eDiscovery Daily Blog
Data Breaches are Up, But Records Breached are Down: Cybersecurity Trends
One of the most discussed topics at last week’s LegalTech® New York 2015 (LTNY) was cybersecurity. And, with good reason, as it seems as though every other day, there is another report of a data breach (last week, it was health insurance company Anthem with an estimated 80 million people affected). Now, 27001 Academy has prepared an informative infographic with stats regarding 2014 data breaches and an offer of a free eBook with cybersecurity best practices.
Here are some key statistics:
- Data Breach Incidents in 2014: The number of reported incidents rose from 614 in 2013 to 783 in 2014 – a 27.5% increase.
- Records Exposed in 2014: However, the reported number of records exposed in breaches dropped from 91,982,172 in 2013 to 85,611,528 in 2014 – a 7.1% decrease.
- Breaches by Month: Last year, January had the highest number of breaches with 113, 40 more than the next highest month (August with 73). February had the lowest number of breaches with 44.
- Breaches by Industry: Breaches in each measured industry rose last year, with government/military breaches showing the biggest percentage rise – over 53% from 60 in 2013 to 92 in 2014. The healthcare industry had the greatest number of breaches – 333 in 2014, up from 271 in 2013 (a 22.9% increase). The potential cost for breaches in the healthcare industry is estimated to be as much as $5.6 billion annually.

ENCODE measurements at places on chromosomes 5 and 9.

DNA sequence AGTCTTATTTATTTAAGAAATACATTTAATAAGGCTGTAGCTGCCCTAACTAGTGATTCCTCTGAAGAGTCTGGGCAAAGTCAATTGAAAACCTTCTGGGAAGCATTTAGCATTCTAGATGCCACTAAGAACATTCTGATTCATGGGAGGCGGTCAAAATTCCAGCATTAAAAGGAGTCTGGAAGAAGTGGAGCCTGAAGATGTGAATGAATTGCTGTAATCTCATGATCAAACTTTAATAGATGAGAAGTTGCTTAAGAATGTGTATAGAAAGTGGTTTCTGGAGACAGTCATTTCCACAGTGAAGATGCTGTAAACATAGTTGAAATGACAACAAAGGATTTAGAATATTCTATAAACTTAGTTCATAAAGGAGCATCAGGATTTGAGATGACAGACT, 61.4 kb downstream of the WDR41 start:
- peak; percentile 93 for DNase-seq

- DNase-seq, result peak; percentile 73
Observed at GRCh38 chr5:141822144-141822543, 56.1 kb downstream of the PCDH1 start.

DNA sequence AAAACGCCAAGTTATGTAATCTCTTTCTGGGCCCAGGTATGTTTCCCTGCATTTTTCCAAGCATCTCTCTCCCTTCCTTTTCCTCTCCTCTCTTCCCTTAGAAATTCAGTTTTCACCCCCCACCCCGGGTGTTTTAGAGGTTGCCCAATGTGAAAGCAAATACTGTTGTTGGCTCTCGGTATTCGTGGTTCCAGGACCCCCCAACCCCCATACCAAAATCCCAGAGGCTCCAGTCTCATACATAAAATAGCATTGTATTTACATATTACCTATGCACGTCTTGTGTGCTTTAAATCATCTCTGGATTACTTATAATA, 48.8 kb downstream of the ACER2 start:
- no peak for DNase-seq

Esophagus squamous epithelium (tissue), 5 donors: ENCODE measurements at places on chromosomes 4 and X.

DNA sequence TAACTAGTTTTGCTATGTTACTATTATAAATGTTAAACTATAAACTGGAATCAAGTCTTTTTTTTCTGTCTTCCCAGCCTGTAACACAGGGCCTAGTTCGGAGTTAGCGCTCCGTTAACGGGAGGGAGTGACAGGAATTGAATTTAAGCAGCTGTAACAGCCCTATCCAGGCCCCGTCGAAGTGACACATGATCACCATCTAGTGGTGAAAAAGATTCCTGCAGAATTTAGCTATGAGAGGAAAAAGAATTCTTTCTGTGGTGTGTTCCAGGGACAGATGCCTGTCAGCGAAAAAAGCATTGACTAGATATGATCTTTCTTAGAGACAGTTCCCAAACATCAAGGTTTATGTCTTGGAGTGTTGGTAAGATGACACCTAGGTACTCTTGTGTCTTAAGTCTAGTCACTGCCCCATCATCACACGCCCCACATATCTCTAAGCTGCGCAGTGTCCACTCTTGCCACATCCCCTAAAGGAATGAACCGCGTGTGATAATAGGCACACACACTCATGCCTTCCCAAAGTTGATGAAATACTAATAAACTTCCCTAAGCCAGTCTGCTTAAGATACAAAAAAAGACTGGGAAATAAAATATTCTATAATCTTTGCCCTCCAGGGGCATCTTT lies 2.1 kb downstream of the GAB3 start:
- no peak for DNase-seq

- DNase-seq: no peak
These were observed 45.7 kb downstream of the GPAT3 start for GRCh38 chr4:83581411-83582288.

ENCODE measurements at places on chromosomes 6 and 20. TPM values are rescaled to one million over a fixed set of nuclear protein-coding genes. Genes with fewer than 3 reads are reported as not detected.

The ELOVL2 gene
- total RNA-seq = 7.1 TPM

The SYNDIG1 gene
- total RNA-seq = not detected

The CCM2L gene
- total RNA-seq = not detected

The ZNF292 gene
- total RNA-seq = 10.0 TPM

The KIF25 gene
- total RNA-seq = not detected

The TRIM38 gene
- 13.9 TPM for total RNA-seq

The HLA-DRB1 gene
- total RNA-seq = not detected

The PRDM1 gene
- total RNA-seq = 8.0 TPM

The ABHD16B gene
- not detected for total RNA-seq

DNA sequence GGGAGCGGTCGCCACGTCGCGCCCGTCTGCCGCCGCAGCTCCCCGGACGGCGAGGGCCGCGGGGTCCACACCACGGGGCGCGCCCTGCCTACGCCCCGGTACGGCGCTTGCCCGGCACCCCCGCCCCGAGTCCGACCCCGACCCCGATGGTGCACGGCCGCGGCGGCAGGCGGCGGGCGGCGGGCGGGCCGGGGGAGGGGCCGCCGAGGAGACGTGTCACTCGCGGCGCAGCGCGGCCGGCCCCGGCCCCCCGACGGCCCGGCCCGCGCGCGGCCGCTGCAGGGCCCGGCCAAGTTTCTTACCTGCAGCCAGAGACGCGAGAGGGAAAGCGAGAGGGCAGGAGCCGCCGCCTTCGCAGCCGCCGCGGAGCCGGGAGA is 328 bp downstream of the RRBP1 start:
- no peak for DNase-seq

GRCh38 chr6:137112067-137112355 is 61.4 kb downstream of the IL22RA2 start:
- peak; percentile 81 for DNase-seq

- Breaches by State: California organizations were more than twice as likely as any other state to experience a breach – 120 total breaches affecting 112 organizations. Texas and New York were second and third with 57 and 50 breaches respectively. It appears that Rhode Island was the only state without a reported data breach in 2014.
On the page with the infographic, 27001 Academy also provides a link to download a free eBook, 9 Steps to Cybersecurity, written by Dejan Kosutic. It’s designed to be a primer on cybersecurity basics, written in an easy-to-understand format. It’s 80 pages, so it’s pretty comprehensive, covering topics ranging from types of security incidents to cybersecurity myths and basics to steps and standards for implementing. I downloaded it, looks promising.
So, what do you think? Has your organization, or have you personally, suffered a data breach? Please share any comments you might have or if you’d like to know more about a particular topic.
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